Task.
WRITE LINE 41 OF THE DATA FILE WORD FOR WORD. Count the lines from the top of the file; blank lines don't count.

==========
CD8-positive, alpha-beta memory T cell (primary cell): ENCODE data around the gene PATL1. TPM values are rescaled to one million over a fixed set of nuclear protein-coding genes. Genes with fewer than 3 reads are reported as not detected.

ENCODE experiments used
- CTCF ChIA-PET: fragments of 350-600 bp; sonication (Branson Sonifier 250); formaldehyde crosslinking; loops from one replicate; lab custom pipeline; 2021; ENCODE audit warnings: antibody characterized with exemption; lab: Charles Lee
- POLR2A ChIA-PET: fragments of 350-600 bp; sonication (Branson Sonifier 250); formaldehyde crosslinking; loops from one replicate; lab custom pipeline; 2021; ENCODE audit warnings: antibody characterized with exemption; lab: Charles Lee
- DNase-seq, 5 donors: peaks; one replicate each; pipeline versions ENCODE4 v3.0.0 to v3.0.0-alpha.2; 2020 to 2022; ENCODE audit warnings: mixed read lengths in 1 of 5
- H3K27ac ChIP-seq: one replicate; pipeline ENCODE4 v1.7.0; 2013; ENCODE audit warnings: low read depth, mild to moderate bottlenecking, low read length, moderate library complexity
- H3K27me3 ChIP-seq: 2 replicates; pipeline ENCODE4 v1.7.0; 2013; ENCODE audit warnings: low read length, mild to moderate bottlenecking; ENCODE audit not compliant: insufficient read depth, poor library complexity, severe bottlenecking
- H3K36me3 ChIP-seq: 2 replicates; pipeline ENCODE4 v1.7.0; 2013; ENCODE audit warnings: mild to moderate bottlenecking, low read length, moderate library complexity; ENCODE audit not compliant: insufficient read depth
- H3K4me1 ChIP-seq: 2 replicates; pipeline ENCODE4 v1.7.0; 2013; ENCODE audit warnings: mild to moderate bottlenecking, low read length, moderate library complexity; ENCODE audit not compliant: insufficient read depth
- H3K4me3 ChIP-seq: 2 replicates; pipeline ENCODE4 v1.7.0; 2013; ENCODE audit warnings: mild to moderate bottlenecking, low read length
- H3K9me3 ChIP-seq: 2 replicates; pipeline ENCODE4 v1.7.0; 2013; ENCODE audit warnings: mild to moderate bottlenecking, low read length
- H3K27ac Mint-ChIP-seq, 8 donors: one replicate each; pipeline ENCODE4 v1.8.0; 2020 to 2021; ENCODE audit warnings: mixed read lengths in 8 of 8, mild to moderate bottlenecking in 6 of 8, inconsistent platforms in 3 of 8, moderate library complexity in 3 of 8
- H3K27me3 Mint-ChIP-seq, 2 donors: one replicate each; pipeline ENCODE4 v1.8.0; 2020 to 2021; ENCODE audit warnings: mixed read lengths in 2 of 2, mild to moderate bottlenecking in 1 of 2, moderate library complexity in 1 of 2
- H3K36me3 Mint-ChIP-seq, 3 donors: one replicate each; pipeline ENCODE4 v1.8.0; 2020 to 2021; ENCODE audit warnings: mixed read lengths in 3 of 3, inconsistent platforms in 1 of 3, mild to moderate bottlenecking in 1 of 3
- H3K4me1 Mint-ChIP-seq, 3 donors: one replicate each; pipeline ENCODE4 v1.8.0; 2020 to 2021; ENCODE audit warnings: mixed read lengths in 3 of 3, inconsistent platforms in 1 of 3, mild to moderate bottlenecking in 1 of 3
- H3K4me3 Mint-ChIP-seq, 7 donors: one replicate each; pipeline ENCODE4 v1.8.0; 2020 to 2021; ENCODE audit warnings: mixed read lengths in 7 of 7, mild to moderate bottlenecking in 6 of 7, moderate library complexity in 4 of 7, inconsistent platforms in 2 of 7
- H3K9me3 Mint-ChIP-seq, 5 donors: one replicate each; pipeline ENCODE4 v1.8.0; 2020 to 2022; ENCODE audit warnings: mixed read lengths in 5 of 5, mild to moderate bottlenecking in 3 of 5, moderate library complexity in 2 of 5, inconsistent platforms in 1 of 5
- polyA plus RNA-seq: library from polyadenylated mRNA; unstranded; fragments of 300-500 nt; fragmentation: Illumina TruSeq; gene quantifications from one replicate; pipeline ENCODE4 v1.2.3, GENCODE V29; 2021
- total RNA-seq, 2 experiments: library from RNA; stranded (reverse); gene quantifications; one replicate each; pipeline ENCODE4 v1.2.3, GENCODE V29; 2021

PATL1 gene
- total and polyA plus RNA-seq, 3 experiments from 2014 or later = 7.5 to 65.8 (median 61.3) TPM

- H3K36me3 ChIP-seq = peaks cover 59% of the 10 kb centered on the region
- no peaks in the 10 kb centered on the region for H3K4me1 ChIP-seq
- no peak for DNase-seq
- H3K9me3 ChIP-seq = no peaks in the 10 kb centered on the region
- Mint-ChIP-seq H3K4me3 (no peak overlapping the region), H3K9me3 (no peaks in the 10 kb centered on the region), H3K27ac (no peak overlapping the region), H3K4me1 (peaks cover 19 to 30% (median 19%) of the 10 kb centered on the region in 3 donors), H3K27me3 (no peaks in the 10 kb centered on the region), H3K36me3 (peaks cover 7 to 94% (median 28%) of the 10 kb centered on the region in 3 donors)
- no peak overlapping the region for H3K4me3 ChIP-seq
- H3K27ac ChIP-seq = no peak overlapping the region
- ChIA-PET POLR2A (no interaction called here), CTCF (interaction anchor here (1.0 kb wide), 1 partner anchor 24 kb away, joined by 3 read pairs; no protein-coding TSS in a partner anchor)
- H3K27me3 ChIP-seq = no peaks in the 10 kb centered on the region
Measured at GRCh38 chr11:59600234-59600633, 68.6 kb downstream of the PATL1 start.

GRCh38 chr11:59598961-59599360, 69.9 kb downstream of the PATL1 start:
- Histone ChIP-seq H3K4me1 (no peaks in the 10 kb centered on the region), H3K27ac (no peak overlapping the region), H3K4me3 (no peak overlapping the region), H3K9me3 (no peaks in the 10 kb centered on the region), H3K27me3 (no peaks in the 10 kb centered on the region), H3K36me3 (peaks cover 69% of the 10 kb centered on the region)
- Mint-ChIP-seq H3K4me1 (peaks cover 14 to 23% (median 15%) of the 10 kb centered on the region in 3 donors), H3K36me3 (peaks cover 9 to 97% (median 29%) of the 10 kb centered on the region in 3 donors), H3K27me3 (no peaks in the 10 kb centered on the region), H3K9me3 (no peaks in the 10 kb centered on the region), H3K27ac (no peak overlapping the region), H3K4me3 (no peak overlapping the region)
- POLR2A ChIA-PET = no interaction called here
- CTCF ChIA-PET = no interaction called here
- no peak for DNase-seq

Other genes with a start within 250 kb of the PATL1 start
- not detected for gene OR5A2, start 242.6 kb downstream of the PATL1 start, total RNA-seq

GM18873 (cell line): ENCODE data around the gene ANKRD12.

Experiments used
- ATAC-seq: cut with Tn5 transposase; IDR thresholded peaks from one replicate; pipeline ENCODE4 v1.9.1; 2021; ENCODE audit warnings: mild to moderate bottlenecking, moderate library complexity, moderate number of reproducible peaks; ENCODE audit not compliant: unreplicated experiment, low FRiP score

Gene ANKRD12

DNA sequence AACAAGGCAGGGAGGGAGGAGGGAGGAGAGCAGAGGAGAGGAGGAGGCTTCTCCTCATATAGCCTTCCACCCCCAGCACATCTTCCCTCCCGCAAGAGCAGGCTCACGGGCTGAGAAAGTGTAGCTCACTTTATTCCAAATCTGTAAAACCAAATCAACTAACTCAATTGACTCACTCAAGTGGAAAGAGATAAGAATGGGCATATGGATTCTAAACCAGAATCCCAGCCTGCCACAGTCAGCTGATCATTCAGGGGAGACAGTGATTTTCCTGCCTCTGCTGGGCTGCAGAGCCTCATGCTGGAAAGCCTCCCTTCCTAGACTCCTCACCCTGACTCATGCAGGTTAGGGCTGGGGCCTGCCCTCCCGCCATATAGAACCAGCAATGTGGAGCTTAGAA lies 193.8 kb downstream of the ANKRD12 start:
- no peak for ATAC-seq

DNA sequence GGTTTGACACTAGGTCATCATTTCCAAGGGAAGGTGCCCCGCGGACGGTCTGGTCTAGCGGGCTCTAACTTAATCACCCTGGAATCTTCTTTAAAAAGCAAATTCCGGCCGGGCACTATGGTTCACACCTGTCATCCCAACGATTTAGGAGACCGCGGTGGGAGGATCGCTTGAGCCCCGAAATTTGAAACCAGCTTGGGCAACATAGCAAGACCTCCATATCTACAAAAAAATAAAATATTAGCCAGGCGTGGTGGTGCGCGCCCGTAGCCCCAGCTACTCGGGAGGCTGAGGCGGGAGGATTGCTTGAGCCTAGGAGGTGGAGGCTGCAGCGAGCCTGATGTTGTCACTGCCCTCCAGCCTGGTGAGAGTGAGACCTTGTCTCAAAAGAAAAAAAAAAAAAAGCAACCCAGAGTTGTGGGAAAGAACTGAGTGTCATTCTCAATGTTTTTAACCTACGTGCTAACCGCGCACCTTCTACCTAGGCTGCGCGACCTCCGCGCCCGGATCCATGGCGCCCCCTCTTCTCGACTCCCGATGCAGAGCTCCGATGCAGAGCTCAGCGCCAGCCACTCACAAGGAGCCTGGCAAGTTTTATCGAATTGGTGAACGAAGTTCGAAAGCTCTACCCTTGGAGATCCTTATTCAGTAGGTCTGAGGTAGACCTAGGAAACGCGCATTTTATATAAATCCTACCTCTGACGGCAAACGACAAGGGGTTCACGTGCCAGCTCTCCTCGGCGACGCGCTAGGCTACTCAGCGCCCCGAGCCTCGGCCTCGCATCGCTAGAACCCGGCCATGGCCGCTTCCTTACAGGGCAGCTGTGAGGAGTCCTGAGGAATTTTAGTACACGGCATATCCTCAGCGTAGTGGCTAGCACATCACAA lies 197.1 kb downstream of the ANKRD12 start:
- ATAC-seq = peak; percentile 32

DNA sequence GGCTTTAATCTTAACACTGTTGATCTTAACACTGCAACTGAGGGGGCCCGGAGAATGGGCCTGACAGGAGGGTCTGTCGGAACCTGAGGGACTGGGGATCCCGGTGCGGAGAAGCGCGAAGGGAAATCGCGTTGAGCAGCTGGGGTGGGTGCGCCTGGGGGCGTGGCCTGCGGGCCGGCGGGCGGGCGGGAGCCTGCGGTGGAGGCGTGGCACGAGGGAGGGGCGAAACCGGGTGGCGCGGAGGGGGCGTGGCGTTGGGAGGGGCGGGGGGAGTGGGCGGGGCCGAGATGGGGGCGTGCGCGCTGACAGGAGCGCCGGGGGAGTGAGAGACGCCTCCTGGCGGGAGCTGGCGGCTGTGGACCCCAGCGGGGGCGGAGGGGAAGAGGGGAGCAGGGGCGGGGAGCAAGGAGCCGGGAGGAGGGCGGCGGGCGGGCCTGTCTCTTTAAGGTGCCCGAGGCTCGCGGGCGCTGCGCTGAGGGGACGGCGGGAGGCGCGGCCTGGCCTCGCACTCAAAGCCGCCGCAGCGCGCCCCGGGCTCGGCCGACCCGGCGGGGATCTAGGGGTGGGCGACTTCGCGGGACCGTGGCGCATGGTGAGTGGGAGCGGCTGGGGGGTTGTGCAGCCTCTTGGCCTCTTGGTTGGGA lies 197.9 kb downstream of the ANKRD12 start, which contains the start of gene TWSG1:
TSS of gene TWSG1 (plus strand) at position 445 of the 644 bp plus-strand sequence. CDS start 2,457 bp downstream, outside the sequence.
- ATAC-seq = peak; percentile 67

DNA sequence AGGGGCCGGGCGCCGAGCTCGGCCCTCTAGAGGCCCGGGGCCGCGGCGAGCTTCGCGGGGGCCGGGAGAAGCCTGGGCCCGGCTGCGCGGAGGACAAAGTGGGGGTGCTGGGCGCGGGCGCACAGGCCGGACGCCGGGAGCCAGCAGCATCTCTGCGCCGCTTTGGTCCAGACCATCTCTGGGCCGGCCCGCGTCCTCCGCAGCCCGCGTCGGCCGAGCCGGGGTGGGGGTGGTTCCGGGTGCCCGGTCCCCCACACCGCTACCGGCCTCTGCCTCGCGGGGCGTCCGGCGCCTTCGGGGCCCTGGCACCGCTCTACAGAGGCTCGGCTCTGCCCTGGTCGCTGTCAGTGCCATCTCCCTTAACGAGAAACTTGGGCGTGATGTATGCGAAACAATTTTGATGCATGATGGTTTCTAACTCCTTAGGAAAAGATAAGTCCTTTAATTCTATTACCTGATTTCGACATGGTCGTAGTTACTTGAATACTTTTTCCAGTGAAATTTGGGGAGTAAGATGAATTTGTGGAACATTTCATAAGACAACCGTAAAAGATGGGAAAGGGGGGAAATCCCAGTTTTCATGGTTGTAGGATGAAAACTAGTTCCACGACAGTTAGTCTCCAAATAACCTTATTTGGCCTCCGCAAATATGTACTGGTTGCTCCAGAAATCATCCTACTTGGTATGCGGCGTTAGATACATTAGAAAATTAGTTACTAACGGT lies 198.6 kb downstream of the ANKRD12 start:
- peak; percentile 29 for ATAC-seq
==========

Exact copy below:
Experiments used